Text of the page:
Early timing of adrenarche, associated with relatively high levels of Dehydroepiandrosterone (DHEA) in children, has been associated with mental health and behavioral problems. However, little is known about effects of adreneracheal timing on brain function. The aim of this study was to investigate the effects of early adrenarche (defined by high DHEA levels independent of age) on affective brain function and symptoms of psychopathology in late childhood (N = 83, 43 females, M age 9.53 years, s.d. 0.34 years). Results showed that higher DHEA levels were associated with decreased affect-related brain activity (i) in the mid-cingulate cortex in the whole sample, and (ii) in a number of cortical and subcortical regions in female but not male children. Higher DHEA levels were also associated with increased externalizing symptoms in females, an association that was partly mediated by posterior insula activation to happy facial expressions. These results suggest that timing of adrenarche is an important moderator of affect-related brain function, and that this may be one mechanism linking early adrenarche to psychopathology.
Bullying and academic performance in primary school children Presented at the Society for Mental Health Research Conference, Brisbane, Australia.
The Childhood to Adolescence Transition Study (CATS): The Middle Years – A Foundation for Future Health and Wellbeing Presented at the Youth Health Conference, Melbourne, Australia.
Media use and emotional and behavioural problems in children Presented at the Society for Research in Child Development Conference, Philadelphia, USA.
Simmons et al. (2014). Study protocol: imaging brain development in the childhood to adolescence transition study (iCATS). BMC Pediatrics, 14(1), 115.
Puberty is a critical developmental phase in physical, reproductive and socio-emotional maturation that is associated with the period of peak onset for psychopathology. Puberty also drives significant changes in brain development and function. Research to date has focused on gonadarche, driven by the hypothalamic-pituitary-gonadal axis, and yet increasing evidence suggests that the earlier pubertal stage of adrenarche, driven by the hypothalamic-pituitary-adrenal axis, may play a critical role in both brain development and increased risk for disorder. We have established a unique cohort of children who differ in their exposure to adrenarcheal hormones. This presents a unique opportunity to examine the influence of adrenarcheal timing on brain structural and functional development, and subsequent health outcomes. The primary objective of the study is to explore the hypothesis that patterns of structural and functional brain development will mediate the relationship between adrenarcheal timing and indices of affect, self-regulation, and mental health symptoms collected across time (and therefore years of development).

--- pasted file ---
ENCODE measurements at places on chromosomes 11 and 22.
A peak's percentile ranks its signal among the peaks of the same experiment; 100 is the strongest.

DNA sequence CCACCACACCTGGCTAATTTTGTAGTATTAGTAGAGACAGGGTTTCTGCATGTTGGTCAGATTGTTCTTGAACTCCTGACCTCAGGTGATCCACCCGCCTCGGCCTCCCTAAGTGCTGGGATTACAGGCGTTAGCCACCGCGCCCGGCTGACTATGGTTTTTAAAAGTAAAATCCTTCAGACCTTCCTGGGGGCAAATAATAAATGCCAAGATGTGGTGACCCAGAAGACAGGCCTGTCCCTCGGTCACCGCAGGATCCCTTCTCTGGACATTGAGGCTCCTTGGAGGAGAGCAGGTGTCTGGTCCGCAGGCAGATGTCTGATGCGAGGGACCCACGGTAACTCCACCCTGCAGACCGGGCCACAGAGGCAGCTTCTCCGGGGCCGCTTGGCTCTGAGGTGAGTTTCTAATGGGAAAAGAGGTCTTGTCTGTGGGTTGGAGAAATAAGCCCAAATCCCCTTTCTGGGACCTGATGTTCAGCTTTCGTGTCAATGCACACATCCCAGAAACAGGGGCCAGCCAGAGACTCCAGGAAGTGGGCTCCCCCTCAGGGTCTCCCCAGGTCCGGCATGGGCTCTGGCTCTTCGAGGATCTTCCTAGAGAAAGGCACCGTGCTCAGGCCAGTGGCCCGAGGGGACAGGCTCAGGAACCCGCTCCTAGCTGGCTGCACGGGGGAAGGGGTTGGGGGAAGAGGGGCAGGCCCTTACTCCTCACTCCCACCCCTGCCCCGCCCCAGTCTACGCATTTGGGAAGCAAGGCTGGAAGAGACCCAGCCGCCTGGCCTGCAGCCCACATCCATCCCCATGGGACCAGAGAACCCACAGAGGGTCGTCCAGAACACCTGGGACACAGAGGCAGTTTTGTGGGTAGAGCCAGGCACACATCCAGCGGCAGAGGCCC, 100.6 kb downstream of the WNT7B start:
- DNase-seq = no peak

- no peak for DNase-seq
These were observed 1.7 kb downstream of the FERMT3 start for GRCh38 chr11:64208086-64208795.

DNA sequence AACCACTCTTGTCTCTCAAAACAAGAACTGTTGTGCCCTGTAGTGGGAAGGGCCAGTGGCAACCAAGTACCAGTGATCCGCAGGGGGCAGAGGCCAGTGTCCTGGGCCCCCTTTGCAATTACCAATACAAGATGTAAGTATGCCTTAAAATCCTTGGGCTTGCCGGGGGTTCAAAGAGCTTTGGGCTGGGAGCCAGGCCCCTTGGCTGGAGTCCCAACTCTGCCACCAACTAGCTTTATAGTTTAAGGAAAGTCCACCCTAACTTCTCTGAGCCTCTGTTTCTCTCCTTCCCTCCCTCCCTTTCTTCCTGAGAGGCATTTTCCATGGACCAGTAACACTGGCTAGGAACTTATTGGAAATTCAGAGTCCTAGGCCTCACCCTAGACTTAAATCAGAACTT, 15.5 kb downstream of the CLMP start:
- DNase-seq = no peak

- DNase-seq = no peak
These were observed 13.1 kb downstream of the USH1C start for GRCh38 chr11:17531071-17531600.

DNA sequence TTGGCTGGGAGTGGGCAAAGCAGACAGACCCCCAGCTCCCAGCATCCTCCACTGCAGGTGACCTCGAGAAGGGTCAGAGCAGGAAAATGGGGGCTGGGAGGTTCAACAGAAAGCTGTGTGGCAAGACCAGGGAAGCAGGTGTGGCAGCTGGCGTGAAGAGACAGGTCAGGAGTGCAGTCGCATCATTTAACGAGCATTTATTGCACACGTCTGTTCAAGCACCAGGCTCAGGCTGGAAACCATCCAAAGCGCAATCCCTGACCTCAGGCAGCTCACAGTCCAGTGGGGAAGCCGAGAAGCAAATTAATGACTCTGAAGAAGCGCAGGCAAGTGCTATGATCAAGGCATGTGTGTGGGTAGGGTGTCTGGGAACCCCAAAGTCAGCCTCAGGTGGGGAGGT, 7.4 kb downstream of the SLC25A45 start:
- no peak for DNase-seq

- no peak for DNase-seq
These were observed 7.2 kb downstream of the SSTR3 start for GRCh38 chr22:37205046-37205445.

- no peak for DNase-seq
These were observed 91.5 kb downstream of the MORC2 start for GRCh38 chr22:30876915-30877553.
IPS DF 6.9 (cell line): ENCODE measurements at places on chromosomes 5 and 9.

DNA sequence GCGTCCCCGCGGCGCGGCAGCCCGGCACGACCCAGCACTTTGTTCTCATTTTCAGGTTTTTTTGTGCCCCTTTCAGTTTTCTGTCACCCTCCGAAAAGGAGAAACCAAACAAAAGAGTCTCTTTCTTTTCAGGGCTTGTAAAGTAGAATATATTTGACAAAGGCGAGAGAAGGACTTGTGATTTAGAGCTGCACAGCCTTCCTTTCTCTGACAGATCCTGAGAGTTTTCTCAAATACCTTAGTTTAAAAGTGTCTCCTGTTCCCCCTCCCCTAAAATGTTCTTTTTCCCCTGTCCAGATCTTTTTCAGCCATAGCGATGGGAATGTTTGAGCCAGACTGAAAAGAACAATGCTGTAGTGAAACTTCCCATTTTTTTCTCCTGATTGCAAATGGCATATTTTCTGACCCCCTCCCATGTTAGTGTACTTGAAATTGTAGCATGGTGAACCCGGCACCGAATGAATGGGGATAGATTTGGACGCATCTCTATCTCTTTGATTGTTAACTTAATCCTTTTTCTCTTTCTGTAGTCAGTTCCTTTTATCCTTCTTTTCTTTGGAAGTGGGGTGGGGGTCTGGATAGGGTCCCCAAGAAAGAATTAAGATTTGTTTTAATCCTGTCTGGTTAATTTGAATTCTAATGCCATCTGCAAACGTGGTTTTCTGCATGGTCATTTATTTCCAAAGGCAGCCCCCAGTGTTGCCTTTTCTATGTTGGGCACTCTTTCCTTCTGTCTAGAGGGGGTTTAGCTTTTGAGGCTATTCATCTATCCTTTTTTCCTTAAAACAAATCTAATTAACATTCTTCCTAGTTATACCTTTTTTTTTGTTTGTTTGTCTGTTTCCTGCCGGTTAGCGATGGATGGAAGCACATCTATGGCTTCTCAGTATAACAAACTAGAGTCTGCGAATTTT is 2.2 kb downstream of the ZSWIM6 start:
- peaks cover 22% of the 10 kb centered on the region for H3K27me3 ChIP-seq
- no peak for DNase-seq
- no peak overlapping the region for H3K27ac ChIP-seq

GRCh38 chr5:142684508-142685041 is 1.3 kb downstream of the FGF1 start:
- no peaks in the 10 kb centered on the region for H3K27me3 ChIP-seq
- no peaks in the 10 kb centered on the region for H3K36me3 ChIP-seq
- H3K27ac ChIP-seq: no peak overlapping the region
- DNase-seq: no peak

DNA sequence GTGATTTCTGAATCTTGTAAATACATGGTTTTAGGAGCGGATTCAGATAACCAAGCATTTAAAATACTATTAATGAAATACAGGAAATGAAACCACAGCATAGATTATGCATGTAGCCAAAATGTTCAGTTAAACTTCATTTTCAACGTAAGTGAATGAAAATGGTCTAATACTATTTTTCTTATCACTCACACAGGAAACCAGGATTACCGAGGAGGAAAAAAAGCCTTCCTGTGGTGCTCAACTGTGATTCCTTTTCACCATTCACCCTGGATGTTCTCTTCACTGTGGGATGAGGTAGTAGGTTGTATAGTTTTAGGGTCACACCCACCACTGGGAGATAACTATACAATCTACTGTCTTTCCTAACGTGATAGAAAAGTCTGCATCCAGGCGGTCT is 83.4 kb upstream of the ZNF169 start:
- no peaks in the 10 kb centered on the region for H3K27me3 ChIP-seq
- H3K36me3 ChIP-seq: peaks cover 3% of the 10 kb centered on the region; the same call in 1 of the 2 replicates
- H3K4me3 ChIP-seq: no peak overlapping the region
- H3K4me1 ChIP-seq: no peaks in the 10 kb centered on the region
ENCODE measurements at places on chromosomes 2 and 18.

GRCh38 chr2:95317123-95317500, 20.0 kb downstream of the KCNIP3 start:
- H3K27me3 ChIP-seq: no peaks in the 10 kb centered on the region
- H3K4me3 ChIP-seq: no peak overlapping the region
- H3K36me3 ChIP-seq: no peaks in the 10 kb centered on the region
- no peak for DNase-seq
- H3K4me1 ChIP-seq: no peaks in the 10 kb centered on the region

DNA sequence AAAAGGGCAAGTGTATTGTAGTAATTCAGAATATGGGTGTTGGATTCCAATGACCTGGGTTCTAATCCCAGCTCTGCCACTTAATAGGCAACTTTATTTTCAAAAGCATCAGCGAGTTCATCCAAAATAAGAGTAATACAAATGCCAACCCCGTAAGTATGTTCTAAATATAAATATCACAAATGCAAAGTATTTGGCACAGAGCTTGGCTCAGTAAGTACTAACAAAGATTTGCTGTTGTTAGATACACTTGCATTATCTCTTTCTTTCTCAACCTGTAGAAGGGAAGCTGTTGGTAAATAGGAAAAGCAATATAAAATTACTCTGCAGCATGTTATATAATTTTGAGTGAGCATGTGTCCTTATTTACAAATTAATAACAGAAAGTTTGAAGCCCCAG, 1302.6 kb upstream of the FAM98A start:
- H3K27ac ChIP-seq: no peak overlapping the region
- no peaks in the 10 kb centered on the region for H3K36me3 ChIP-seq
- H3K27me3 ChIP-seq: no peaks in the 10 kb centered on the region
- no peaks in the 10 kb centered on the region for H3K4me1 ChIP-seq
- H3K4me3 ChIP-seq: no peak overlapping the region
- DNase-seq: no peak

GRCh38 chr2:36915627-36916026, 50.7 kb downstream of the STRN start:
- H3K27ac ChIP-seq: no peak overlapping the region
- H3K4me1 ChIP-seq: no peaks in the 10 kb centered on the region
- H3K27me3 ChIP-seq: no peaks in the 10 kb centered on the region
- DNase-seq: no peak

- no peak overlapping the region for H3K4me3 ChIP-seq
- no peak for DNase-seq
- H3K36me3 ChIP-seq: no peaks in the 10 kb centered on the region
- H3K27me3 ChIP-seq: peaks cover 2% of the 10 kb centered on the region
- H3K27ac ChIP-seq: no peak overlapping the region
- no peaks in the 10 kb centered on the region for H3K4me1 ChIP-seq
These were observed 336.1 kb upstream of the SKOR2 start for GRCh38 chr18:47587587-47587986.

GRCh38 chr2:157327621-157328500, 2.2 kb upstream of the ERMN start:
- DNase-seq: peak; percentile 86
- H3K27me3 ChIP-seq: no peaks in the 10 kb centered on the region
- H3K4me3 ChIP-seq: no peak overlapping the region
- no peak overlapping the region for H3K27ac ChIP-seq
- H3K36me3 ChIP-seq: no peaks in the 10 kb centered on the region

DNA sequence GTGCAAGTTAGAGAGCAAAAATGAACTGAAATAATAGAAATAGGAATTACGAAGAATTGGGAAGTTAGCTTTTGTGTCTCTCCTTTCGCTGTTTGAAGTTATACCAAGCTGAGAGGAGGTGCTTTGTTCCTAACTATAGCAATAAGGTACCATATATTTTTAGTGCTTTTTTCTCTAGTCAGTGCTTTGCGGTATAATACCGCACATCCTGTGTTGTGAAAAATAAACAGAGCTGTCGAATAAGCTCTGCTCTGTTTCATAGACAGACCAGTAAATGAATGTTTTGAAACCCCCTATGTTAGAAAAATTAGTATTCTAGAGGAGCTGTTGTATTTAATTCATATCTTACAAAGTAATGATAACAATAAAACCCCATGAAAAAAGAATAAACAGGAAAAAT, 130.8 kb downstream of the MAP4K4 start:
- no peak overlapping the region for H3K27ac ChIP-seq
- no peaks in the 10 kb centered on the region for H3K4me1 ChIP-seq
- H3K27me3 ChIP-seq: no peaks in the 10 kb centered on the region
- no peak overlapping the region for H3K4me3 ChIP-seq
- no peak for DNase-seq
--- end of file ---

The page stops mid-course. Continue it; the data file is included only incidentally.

Children were recruited based upon earlier or later timing of adrenarche, from a larger cohort, with 128 children (68 female; M age 9.51 years) and one of their parents taking part. Children completed brain MRI structural and functional sequences, provided saliva samples for adrenarcheal hormones and immune biomarkers, hair for long-term cortisol levels, and completed questionnaires, anthropometric measures and an IQ test. Parents completed questionnaires reporting on child behaviour, development, health, traumatic events, and parental report of family environment and parenting style.
This study, by examining the neurobiological and behavioural consequences of relatively early and late exposure to adrenarche, has the potential to significantly impact our understanding of pubertal risk processes.
Academic performance in 8-9 year old children with common emotional and behavioural problems Presented at the Society for Mental Health Research Conference, Adelaide, Australia.
Mundy et al. (2013). Study Protocol: the Childhood to Adolescence Transition Study (CATS). BMC Pediatrics, 13(160), 1-13.
Puberty is a multifaceted developmental process that begins in late-childhood with a cascade of endocrine changes that ultimately lead to sexual maturation and reproductive capability. The transition through puberty is marked by an increased risk for the onset of a range of health problems, particularly those related to the control of behaviour and emotion. Early onset puberty is associated with a greater risk of cancers of the reproductive tract and cardiovascular disease. Previous studies have had methodological limitations and have tended to view puberty as a unitary process, with little distinction between adrenarche, gonadarche and linear growth. The Childhood to Adolescence Transition Study (CATS) aims to prospectively examine associations between the timing and stage of the different hormonally-mediated changes, as well as the onset and course of common health and behavioural problems that emerge in the transition from childhood to adolescence. The initial focus of CATS is on adrenarche, the first hormonal process in the pubertal cascade, which begins for most children at around 8 years of age.
CATS is a longitudinal population-based cohort study. All Grade 3 students (8–9 years of age) from a stratified cluster sample of schools in Melbourne, Australia were invited to take part. In total, 1239 students and a parent/guardian were recruited to participate in the study. Measures are repeated annually and comprise student, parent and teacher questionnaires, and student anthropometric measurements. A saliva sample was collected from students at baseline and will be repeated at later waves, with the primary purpose of measuring hormonal indices of adrenarche and gonadarche.
CATS is uniquely placed to capture biological and phenotypic indices of the pubertal process from its earliest manifestations, together with anthropometric measures and assessment of child health and development. The cohort will provide rich detail of the development, lifestyle, external circumstances and health of children during the transition from childhood through to adolescence. Baseline associations between the hormonal measures and measures of mental health and behaviour will initially be examined cross-sectionally, and then in later waves longitudinally. CATS will make a unique contribution to the understanding of adrenarche and puberty in children’s health and development.
Behavioural and emotional problems during early puberty Presented at the International Congress of Pediatrics Conference, Melbourne, Australia.